It is important to honor and acknowledge that our unique cultures are vital forces in sustaining and passing on legacies of resilience. The What’s in the Heart video series (1, 2, 3) exposes the historical trauma inflicted upon American Indians and celebrates the triumph of culture and tradition in the face of such trauma. The videos highlight Native Americans leaders who are helping to heal their communities with remarkable programs and initiatives. One of the videos traces the life of a young Lakota boy who survived the Wounded Knee Massacre, and went on to forge a life based on forgiving “those who had done that to him.” Through his story and interviews with health experts and community leaders, the video shows how one community is using the best of traditional and modern medicine practices to heal from its past. One of the videos remind us of the prophesy of Black Elk who saw the present time as a time of restored hope and balance for Indian people.
Video: What’s in the Heart – Children of the 7th Generation
Honoring the role of culture as a repository of resilience and wisdom, the National Compadres Network promotes La Cultura Cura (Culture Heals), a “transformative health and healing philosophy that recognizes that within an individuals’, families’ and communities’ authentic cultural values, traditions and indigenous practices exist the path to healthy development, restoration and life long well being.” This indigenous-based framework focuses on the inherent potential and strengths within an individual, family, community or culture, and it uses physical, emotional, mental and spiritual principles and practices that are culturally grounded.
Generally, through various forms of collective resilience such as rituals, arts, spirituality, and storytelling, communities with shared histories of trauma and oppression have survived and even thrived throughout history. In this sense, “Collective resilience can be an antidote to collective grief” (Garrigues, 2013). Spirituality and connectedness, for example, are two of the many forms of collective resilience that have been employed by people of African descent in response to the historical trauma of slavery. In the words of three influential thinkers:
- “Slavery deepened our sense of spirituality. African people are highly, highly spiritual, and that spirituality kept us alive during slavery and still thrives today.” (Brenda Wade, Ph.D.)
- “It also increased our sense of interconnectedness. During slavery we learned to bond with other slaves who weren’t related to us. After your mother was sold, the woman who fed you and took care of you became your mother.” (Gail E. Wyatt, Ph.D.)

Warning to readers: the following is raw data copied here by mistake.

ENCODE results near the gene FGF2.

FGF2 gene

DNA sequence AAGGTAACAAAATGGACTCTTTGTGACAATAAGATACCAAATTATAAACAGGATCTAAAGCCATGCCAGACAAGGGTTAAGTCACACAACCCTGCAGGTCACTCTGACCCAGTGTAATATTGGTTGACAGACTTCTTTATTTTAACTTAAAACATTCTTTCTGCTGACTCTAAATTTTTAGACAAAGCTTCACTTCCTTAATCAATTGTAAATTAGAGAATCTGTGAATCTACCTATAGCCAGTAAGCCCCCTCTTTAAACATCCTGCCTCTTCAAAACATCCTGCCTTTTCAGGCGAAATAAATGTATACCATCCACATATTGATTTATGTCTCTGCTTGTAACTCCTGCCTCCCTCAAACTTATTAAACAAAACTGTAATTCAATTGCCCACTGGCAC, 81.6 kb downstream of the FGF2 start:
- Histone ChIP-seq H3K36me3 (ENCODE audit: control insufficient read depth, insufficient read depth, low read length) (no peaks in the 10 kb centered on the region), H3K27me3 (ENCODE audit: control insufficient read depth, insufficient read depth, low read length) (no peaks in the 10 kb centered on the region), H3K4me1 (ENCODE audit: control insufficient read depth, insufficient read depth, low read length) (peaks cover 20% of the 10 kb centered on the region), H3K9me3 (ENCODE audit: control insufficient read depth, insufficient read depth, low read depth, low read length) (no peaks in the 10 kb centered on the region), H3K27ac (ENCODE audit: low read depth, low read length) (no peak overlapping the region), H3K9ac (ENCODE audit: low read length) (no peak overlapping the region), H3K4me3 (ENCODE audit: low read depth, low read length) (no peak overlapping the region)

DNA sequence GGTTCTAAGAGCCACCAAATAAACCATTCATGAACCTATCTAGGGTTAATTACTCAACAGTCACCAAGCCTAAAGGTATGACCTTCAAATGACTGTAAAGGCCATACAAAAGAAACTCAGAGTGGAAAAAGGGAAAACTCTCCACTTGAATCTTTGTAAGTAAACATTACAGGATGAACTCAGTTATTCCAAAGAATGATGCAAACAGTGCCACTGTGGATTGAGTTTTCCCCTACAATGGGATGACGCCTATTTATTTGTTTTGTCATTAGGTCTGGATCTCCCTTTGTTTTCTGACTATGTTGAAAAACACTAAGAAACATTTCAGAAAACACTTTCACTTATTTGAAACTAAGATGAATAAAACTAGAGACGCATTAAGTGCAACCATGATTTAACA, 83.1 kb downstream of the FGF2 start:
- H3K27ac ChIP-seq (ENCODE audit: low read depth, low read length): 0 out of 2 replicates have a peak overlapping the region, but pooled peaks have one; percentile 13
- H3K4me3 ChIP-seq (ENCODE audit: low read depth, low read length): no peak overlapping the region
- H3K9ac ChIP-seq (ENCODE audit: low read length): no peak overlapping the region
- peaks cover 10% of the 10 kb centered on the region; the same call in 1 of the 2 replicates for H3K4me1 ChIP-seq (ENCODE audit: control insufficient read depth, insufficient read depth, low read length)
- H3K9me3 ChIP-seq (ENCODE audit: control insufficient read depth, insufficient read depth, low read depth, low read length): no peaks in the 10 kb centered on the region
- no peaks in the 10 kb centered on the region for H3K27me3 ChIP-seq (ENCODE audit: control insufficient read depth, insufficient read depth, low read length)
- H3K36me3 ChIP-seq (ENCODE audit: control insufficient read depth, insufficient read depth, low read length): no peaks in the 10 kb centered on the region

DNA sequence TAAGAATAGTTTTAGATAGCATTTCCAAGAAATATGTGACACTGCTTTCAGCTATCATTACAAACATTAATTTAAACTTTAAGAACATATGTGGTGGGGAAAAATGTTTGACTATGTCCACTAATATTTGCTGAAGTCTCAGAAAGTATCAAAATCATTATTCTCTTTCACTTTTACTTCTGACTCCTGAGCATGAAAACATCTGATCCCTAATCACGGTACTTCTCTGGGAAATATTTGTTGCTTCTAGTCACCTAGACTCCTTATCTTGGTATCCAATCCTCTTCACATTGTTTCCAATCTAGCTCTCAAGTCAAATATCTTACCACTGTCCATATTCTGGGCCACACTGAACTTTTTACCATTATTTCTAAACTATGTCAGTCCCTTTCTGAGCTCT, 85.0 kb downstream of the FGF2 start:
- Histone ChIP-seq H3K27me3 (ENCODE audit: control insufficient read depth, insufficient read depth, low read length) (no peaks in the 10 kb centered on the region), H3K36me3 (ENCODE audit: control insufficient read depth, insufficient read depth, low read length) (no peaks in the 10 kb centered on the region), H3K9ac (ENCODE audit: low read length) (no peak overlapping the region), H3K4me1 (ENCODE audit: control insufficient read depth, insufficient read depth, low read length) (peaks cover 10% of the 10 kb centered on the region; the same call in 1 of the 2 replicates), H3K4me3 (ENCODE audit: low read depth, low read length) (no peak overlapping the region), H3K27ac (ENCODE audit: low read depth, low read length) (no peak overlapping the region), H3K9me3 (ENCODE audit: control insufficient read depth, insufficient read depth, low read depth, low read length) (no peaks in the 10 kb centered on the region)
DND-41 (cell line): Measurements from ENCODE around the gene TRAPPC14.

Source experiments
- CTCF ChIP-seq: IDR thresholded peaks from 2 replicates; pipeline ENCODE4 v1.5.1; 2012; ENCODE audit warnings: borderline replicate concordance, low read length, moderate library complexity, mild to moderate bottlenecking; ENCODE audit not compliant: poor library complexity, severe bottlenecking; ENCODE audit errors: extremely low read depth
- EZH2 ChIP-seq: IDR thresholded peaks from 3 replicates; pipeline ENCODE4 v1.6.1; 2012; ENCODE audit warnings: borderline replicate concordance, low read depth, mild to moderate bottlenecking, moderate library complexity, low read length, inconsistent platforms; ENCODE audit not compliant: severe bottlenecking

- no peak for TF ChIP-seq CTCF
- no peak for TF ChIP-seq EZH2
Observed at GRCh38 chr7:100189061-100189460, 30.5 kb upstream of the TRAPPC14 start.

- “But most important, we have maintained our humanity in that we have not, as a group, become barbaric toward those who committed the worst atrocities against us.” (Joy DeGruy-Leary, Ph.D.)
Such strategies will likely continue to play a key role in supporting communities of color in healing from and resisting current systemic injustices, including institutional racism, social economic exclusion, hyper-incarceration and police brutality. Additional strategies – culturally and trauma-informed – have been compiled in “4 Self-Care Resources for Days When the World is Terrible” by Colorlines.
“Caring for myself is not self-indulgence. It is self-preservation, and that is an act of political warfare.” – Audre Lorde
Moreover, in recent years, the #BlackLivesMatter movement is helping us to reimagine the future (see their guiding principles). The goals of this movement are to build connections between Black people and allies to fight anti-Black racism, to spark dialogue among Black people, and to facilitate connections necessary to encourage social action and engagement. “Rooted in deep love, this network of organizers is helping the U.S. wake up, face our demons and address the way racism has shaped this country, while holding a fierce conviction that another world is possible. They are one chapter in a long arc of spiritual warriors and freedom fighters” (Movement Strategy Center, 2016).
“So here we are amazingly alive, against long odds…” – Bud Osborn
As a social justice movement to end gender-based violence, our collective power and strength are fundamentally intertwined and reliant on our ability to reinvent ourselves and heal from individual and collective trauma. As we heal from wounds inherited from previous generations, we are best equipped to address and resist current experiences of violence and oppression. And, only when we address the trauma and violence directly inflicted upon ourselves, are we able to help others and effectively tackle systemic violence and oppression. By promoting and supporting resilience and healing, we allow ourselves and others to stay connected, to hold on to hope and to refuel the flame within our social justice hearts.
Video: Playing For Change is a movement created to inspire and connect the world through music
Join the 7th National Call of Unity: Healing the Heart of the Movement
Join us on Tuesday, October 4, 2016 at 3:00pm eastern as we commemorate the beginning of the National Domestic Violence Awareness Month with the National Call of Unity! On this annual, free 45-minute call, we intend to lift up resiliency and wellness as a transformative response to the violence and trauma experienced by our communities. The Call of Unity will bring together national organizers, government officials, advocates, and survivors to talk about the ways we can achieve lasting healing and justice, through transformative social change. (See full schedule of NRCDV-sponsored activities for DVAM.)
What forms of collective resilience has your community used to survive and thrive in the face of trauma and oppression?